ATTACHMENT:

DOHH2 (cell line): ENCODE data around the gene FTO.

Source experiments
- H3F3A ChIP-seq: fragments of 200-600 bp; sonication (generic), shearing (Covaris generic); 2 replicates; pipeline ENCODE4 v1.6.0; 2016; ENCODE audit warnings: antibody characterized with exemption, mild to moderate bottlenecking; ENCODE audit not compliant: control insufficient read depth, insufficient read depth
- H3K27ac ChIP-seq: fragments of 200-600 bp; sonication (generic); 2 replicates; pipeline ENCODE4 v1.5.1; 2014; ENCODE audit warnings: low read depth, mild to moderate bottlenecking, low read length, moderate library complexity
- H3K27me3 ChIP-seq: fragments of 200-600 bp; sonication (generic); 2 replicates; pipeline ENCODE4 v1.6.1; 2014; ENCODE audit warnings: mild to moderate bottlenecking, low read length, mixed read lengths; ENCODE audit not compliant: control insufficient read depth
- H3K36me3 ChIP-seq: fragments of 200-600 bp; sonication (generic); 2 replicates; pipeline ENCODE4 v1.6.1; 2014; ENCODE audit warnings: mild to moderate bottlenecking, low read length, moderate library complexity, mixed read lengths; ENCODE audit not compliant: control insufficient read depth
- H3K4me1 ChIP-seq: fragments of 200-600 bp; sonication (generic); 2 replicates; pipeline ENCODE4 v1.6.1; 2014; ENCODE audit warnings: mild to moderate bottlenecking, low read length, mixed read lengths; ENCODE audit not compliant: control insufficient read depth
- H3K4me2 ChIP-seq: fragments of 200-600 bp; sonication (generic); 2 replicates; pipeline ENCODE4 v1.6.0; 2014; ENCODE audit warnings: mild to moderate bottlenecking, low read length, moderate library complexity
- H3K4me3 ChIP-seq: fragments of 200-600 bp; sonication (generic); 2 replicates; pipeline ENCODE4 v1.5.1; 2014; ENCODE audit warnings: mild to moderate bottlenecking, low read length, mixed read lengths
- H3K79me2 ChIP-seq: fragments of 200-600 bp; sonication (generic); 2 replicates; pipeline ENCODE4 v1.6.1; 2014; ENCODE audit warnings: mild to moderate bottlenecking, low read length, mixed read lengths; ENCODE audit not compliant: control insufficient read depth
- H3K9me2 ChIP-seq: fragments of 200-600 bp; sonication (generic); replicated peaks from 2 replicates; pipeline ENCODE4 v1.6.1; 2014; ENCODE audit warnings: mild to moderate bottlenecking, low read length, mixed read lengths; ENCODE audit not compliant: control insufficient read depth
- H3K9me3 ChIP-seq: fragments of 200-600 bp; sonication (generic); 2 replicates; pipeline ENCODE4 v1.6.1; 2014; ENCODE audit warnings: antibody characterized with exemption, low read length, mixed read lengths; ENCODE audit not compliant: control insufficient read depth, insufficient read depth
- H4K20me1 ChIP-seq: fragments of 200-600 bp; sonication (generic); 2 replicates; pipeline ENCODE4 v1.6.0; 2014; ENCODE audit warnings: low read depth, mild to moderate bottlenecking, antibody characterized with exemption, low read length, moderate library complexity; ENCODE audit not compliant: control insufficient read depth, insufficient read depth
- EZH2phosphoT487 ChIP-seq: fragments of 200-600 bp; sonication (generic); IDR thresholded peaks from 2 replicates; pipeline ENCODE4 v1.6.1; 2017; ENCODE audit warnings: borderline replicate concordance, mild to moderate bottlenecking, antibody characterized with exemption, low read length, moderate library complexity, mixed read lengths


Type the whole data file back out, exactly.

DOHH2 (cell line): ENCODE data around the gene FTO.

Source experiments
- H3F3A ChIP-seq: fragments of 200-600 bp; sonication (generic), shearing (Covaris generic); 2 replicates; pipeline ENCODE4 v1.6.0; 2016; ENCODE audit warnings: antibody characterized with exemption, mild to moderate bottlenecking; ENCODE audit not compliant: control insufficient read depth, insufficient read depth
- H3K27ac ChIP-seq: fragments of 200-600 bp; sonication (generic); 2 replicates; pipeline ENCODE4 v1.5.1; 2014; ENCODE audit warnings: low read depth, mild to moderate bottlenecking, low read length, moderate library complexity
- H3K27me3 ChIP-seq: fragments of 200-600 bp; sonication (generic); 2 replicates; pipeline ENCODE4 v1.6.1; 2014; ENCODE audit warnings: mild to moderate bottlenecking, low read length, mixed read lengths; ENCODE audit not compliant: control insufficient read depth
- H3K36me3 ChIP-seq: fragments of 200-600 bp; sonication (generic); 2 replicates; pipeline ENCODE4 v1.6.1; 2014; ENCODE audit warnings: mild to moderate bottlenecking, low read length, moderate library complexity, mixed read lengths; ENCODE audit not compliant: control insufficient read depth
- H3K4me1 ChIP-seq: fragments of 200-600 bp; sonication (generic); 2 replicates; pipeline ENCODE4 v1.6.1; 2014; ENCODE audit warnings: mild to moderate bottlenecking, low read length, mixed read lengths; ENCODE audit not compliant: control insufficient read depth
- H3K4me2 ChIP-seq: fragments of 200-600 bp; sonication (generic); 2 replicates; pipeline ENCODE4 v1.6.0; 2014; ENCODE audit warnings: mild to moderate bottlenecking, low read length, moderate library complexity
- H3K4me3 ChIP-seq: fragments of 200-600 bp; sonication (generic); 2 replicates; pipeline ENCODE4 v1.5.1; 2014; ENCODE audit warnings: mild to moderate bottlenecking, low read length, mixed read lengths
- H3K79me2 ChIP-seq: fragments of 200-600 bp; sonication (generic); 2 replicates; pipeline ENCODE4 v1.6.1; 2014; ENCODE audit warnings: mild to moderate bottlenecking, low read length, mixed read lengths; ENCODE audit not compliant: control insufficient read depth
- H3K9me2 ChIP-seq: fragments of 200-600 bp; sonication (generic); replicated peaks from 2 replicates; pipeline ENCODE4 v1.6.1; 2014; ENCODE audit warnings: mild to moderate bottlenecking, low read length, mixed read lengths; ENCODE audit not compliant: control insufficient read depth
- H3K9me3 ChIP-seq: fragments of 200-600 bp; sonication (generic); 2 replicates; pipeline ENCODE4 v1.6.1; 2014; ENCODE audit warnings: antibody characterized with exemption, low read length, mixed read lengths; ENCODE audit not compliant: control insufficient read depth, insufficient read depth
- H4K20me1 ChIP-seq: fragments of 200-600 bp; sonication (generic); 2 replicates; pipeline ENCODE4 v1.6.0; 2014; ENCODE audit warnings: low read depth, mild to moderate bottlenecking, antibody characterized with exemption, low read length, moderate library complexity; ENCODE audit not compliant: control insufficient read depth, insufficient read depth
- EZH2phosphoT487 ChIP-seq: fragments of 200-600 bp; sonication (generic); IDR thresholded peaks from 2 replicates; pipeline ENCODE4 v1.6.1; 2017; ENCODE audit warnings: borderline replicate concordance, mild to moderate bottlenecking, antibody characterized with exemption, low read length, moderate library complexity, mixed read lengths